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From "David Boreham" <da...@bozemanpass.com>
Subject Re: [replication] Master slave replication will not suffice
Date Thu, 24 Feb 2005 16:11:38 GMT
>> Once you have replication what's the point in embedding?
> 
> No network latency between say,
> 
> DNS and LDAP or
> Kerberos and LDAP or
> DHCP and LDAP ...
> 
> Also the there is less entropy to the system.  It also means that there 
> are not as many exposed points for attack from a security standpoint.  
> Intra process communication is more secure and faster than two separate 
> inter process servers talking to each other.
> 
> Does this make sense or am I missing something here?  I'm begining to 
> doubt myself because you're like the 3rd person to think there was a 
> flaw with this reasoning.

I think you're on the right track. What you're describing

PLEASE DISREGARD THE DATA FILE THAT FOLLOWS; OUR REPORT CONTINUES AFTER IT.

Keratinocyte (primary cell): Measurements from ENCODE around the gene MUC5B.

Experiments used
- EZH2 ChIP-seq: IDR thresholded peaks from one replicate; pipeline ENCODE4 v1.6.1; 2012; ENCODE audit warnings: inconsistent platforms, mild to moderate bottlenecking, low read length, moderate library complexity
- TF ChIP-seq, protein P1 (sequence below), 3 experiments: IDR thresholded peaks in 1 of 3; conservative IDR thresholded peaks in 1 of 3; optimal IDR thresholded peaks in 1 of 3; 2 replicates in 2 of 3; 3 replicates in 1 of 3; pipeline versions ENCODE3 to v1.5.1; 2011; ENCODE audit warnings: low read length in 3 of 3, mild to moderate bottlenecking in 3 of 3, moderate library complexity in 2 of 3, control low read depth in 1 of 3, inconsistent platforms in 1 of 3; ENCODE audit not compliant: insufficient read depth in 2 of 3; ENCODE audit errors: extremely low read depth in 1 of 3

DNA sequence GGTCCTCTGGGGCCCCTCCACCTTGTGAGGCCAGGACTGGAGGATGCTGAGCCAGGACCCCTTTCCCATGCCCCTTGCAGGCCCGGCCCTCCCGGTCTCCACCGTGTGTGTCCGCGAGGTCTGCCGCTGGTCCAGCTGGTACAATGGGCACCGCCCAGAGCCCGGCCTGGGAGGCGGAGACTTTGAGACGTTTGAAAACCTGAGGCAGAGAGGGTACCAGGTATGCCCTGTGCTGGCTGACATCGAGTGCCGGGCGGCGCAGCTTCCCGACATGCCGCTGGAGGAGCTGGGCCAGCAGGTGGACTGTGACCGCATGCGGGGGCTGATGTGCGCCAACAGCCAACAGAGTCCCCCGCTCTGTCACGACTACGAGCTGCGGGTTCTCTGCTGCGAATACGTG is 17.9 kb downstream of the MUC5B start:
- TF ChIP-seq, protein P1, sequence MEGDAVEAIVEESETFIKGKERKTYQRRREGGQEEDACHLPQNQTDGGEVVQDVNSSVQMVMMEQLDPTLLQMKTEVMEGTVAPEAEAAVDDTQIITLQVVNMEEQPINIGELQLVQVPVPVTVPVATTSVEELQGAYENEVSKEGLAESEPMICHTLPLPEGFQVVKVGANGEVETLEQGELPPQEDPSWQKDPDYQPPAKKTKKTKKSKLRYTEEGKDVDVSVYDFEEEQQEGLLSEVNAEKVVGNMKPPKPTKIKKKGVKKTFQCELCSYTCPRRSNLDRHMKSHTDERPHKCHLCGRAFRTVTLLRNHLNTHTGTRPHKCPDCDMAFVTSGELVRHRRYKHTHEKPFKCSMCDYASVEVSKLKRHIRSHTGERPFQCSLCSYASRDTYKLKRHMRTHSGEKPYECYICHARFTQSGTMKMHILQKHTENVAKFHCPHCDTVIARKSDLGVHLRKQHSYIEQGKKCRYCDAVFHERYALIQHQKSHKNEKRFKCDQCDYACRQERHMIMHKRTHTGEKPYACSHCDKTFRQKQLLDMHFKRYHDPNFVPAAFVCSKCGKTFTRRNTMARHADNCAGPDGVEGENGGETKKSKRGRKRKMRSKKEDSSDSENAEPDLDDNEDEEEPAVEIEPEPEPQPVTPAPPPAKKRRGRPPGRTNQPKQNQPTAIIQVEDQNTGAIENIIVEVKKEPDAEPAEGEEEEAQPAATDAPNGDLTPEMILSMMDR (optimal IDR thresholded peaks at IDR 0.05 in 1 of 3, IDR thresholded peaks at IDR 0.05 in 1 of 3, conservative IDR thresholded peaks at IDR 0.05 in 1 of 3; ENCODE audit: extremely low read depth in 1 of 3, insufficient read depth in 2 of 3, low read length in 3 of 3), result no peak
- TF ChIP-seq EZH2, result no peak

is a 'distribution of service' approach : take a set of key
services and ensure that they're available reliably and
efficiently everywhere they're needed. An obvious approach
to ensure this is to simply run an instance of a server
for each service on every machine (or at least every
server class machine). Then, if the machine is up,
then most likely the services are available, which is a good thing.

However, having done so you now have a distrubution
of data problem. If the underlying data is not available
locally, then the benefits of distribution of service are not
achieved because the problem has simply moved from
the initial service endpoint to the data service (LDAP or
RDBMS or whatever). 

Therefore to achieve distribution of service you also need
to distribute the underlying data. There is some benefit to
using a single unified mechanism for this (e.g. replicated
LDAP) : no need to wrangle with N different things ---
NIS pushes, DNS slaves, Kerberos secondaries, and so on.

Therefore your idea to have an LDAP-based MMR
mechanism, with local gateway services (NIS, DNS, KRB)
that use the local copy of the LDAP data, makes perfect 
sense to me.





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